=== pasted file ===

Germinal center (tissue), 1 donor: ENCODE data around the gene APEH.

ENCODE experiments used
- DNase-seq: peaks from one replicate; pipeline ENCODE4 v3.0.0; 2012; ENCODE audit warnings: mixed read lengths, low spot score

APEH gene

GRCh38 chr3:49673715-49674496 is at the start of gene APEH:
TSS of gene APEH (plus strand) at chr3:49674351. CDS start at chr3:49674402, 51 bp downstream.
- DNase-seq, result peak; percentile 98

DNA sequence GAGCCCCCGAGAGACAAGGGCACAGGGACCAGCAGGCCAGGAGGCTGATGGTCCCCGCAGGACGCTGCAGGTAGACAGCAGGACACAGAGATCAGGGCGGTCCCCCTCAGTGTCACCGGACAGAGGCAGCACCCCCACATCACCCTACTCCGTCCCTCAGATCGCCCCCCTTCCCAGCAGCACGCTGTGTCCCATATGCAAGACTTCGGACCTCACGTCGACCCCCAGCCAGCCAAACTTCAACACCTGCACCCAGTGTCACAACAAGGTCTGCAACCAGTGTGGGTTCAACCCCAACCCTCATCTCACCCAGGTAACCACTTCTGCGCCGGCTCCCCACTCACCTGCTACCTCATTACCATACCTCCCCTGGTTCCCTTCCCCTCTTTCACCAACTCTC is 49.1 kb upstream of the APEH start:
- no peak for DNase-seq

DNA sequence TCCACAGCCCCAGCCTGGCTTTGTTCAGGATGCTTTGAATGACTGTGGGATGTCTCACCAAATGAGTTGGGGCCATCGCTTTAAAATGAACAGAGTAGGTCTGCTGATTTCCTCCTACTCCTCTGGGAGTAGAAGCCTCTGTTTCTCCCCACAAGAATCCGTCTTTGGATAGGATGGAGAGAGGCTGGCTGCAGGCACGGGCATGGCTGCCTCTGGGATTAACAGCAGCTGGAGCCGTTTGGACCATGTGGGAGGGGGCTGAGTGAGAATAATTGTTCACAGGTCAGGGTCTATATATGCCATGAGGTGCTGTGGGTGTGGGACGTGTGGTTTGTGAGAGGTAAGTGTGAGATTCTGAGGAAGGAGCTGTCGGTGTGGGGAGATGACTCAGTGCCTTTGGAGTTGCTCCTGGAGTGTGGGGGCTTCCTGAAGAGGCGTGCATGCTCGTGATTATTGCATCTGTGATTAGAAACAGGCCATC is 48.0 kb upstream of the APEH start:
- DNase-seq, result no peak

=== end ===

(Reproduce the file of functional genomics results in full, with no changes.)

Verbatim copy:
Germinal center (tissue), 1 donor: ENCODE data around the gene APEH.

ENCODE experiments used
- DNase-seq: peaks from one replicate; pipeline ENCODE4 v3.0.0; 2012; ENCODE audit warnings: mixed read lengths, low spot score

APEH gene

GRCh38 chr3:49673715-49674496 is at the start of gene APEH:
TSS of gene APEH (plus strand) at chr3:49674351. CDS start at chr3:49674402, 51 bp downstream.
- DNase-seq, result peak; percentile 98

DNA sequence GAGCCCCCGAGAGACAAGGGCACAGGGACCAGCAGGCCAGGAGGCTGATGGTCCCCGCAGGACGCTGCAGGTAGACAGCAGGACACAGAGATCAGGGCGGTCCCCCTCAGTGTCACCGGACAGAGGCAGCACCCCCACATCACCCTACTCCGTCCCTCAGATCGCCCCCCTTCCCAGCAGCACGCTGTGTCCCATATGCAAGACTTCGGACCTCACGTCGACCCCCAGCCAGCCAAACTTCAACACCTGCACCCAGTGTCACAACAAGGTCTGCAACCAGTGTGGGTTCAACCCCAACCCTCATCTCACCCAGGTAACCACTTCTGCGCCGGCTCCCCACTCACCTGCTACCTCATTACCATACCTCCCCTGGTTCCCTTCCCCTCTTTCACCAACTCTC is 49.1 kb upstream of the APEH start:
- no peak for DNase-seq

DNA sequence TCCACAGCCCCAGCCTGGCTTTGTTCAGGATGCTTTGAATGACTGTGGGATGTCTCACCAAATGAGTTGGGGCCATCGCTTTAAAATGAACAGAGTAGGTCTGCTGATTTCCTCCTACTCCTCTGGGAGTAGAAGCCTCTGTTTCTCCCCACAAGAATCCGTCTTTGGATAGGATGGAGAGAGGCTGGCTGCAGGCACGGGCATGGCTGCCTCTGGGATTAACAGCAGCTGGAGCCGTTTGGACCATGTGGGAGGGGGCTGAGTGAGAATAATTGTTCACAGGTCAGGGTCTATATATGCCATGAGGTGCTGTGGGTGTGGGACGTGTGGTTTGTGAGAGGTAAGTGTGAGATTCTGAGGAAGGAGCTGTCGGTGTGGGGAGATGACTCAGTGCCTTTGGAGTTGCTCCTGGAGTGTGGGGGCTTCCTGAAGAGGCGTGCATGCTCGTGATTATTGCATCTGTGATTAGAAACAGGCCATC is 48.0 kb upstream of the APEH start:
- DNase-seq, result no peak